“Focus recently has shifted to incenting the rapid construction of more homes,” he continued, “which is the solution needed to address our housing affordability challenges. These programs should extend to measures aimed at incenting investment into rental accommodation, and not just at the builder level. We need more individual property investors; small-business landlords who form an important foundation of affordable housing stock for the roughly one third of Canadians who are tenants.”

Despite a material increase in apartment unit starts in 2023, new supply continues to be outpaced by growing demand, due to new household formation and unprecedented population growth. According to the Canada Mortgage and Housing Corporation (CMHC), housing starts in the country’s six largest census metropolitan areas have remained stable over the last three years, with record condominium apartment starts offsetting the decline in single-family dwellings.[3]

Meanwhile, the country welcomed more than 470,000 new permanent residents in 2023.[4] According to the CMHC report, if immigration levels continue on this trajectory, Canada will require the construction of another four million homes – on top of what is currently projected to be built – by 2030, in order to restore affordability to levels last seen two decades ago.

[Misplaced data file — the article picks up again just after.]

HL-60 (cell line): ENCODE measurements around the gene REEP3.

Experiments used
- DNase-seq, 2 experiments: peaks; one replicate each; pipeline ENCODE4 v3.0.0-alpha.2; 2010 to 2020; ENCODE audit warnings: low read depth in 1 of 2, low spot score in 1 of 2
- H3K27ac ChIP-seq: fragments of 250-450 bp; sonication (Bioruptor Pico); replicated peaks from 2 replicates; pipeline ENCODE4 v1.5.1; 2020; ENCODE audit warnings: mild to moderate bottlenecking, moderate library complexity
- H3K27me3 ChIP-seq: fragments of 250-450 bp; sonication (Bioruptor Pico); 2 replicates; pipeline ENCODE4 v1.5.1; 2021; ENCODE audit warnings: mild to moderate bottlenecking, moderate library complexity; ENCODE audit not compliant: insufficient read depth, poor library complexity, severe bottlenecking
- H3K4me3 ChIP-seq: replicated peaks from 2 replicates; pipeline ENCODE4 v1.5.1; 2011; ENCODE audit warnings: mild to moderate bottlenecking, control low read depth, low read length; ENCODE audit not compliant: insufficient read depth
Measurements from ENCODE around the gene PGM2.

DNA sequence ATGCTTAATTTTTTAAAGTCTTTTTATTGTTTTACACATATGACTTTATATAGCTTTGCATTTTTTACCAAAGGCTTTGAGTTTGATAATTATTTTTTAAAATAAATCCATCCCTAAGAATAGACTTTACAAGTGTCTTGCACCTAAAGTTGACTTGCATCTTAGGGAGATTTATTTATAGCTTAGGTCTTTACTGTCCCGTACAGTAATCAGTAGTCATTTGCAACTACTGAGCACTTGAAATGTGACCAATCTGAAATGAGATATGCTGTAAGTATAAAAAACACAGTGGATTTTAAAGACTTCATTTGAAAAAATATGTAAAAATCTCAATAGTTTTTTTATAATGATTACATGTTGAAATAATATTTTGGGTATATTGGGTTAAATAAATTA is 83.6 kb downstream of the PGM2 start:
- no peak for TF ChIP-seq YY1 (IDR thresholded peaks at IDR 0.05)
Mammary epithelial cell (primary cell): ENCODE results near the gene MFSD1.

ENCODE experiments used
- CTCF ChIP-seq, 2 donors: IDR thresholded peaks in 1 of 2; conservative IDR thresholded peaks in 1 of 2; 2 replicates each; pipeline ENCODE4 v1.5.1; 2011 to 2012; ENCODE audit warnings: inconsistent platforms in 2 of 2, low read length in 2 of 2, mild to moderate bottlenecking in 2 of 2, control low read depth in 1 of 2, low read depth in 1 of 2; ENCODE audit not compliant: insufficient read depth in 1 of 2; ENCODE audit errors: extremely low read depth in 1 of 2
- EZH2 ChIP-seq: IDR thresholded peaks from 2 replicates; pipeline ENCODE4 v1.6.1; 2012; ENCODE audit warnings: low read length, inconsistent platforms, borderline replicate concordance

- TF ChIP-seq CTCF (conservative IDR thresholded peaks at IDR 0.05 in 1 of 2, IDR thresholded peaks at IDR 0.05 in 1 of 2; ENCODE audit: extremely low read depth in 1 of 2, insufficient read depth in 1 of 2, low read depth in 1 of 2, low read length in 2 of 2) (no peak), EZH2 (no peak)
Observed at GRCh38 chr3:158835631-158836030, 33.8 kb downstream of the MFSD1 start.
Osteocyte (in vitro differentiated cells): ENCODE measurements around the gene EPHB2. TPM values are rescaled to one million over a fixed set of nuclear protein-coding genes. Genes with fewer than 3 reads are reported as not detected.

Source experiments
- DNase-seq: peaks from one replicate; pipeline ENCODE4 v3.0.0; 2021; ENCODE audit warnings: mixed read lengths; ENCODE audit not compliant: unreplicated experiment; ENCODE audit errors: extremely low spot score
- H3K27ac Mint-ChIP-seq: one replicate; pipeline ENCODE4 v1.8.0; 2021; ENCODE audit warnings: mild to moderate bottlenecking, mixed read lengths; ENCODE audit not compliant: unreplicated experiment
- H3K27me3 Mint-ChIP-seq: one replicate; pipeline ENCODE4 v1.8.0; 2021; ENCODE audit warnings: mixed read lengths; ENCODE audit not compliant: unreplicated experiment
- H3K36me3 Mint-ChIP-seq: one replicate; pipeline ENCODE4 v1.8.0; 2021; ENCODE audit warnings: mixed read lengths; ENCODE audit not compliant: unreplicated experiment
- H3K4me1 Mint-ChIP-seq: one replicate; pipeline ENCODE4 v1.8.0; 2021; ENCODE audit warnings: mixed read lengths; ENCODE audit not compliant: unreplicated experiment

Following record levels of immigration in 2022 and 2023, the federal government announced last month that it would be working to reduce the number of temporary residents to 5 per cent of the national population by 2027, down from its current level of 6.2 per cent.[5]

“The reduction of non-permanent residents, which includes international students, should have a material impact on Canada’s extremely tight rental market, easing the rate at which rents are rising by reducing competition for limited properties,” said Soper. “This move comes at a cost, however. Non-permanent residents are critical to addressing our labour shortages, and an important engine of economic growth. We will undoubtedly be easing quotas up again in the near future.”


Royal LePage is forecasting that the aggregate price of a home in Canada will increase 9.0 per cent in the fourth quarter of 2024, compared to the same quarter last year. The previous forecast has been revised upward to reflect a stronger-than-expected first quarter.